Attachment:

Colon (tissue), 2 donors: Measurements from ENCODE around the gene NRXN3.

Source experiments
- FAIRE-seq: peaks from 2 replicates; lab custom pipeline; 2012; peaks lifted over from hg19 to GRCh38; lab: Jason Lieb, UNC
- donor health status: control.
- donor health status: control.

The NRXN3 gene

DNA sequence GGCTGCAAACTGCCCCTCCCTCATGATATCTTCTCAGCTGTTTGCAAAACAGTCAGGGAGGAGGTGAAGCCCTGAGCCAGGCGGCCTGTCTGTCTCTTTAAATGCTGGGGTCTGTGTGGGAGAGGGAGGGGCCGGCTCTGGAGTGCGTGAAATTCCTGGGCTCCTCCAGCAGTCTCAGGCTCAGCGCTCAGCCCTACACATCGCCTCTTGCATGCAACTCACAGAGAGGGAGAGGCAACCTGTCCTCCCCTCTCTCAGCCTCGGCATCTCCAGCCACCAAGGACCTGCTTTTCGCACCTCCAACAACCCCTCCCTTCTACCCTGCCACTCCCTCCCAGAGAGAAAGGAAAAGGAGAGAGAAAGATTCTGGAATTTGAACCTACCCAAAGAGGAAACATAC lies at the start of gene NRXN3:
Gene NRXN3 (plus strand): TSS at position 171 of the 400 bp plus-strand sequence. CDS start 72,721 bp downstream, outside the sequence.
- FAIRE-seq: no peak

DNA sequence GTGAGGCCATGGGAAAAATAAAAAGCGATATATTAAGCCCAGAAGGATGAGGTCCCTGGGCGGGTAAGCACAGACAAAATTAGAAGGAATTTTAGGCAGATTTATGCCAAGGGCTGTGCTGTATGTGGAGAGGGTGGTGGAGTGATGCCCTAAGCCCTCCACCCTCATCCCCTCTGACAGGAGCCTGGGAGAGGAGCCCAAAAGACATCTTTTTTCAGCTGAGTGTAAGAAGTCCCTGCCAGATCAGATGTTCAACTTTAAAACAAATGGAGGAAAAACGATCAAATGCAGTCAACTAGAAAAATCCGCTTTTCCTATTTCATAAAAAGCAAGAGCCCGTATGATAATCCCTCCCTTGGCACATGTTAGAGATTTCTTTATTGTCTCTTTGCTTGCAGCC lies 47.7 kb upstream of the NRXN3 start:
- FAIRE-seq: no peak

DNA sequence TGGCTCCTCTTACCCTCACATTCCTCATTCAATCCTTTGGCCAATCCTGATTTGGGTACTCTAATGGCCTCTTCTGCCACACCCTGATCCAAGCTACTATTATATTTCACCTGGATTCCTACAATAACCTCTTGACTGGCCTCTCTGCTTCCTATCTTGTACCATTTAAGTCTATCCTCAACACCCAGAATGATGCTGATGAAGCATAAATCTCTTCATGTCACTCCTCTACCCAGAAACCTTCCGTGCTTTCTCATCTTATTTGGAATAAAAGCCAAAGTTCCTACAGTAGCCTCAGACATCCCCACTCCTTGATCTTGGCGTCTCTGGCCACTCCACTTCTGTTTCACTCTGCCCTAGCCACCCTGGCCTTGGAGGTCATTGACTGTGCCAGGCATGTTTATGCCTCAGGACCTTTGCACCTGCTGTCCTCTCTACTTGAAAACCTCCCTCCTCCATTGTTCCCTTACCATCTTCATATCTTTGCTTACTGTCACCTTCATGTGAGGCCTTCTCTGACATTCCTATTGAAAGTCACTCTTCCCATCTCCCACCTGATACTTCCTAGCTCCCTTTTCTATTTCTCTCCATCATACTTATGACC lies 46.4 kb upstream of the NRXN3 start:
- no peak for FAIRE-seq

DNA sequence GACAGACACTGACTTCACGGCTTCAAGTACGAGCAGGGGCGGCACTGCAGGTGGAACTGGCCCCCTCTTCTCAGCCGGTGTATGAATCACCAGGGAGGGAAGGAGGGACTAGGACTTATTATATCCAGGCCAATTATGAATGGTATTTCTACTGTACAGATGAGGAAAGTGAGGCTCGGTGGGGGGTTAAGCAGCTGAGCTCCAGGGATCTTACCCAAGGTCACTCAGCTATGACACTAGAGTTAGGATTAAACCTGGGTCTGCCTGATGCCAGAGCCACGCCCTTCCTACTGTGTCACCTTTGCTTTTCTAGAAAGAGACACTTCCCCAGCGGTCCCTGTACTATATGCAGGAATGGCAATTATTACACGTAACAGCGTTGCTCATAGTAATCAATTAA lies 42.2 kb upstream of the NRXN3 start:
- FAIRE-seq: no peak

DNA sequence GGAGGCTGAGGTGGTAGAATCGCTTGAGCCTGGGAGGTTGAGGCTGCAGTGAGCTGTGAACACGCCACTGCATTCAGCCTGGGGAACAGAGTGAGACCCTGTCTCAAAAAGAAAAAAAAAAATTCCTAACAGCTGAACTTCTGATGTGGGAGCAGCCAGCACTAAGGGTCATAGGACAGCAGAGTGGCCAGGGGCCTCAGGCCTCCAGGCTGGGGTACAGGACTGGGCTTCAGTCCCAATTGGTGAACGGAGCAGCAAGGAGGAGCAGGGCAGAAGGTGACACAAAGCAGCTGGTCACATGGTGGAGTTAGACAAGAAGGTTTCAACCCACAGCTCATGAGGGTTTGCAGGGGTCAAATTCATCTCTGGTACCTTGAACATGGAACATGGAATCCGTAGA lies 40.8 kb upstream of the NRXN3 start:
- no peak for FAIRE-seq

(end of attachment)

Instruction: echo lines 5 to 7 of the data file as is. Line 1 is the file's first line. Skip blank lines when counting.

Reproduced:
- donor health status: control.

The NRXN3 gene

DNA sequence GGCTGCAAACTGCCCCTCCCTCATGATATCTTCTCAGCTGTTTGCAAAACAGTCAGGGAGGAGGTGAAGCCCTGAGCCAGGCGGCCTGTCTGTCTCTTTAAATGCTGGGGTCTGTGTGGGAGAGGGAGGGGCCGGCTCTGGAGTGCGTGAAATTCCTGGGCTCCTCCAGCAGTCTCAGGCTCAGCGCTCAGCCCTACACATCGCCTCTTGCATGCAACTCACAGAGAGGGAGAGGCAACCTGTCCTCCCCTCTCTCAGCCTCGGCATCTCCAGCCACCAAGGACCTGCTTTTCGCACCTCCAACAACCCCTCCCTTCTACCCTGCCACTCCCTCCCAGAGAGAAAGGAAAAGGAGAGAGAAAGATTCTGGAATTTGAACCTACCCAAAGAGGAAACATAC lies at the start of gene NRXN3: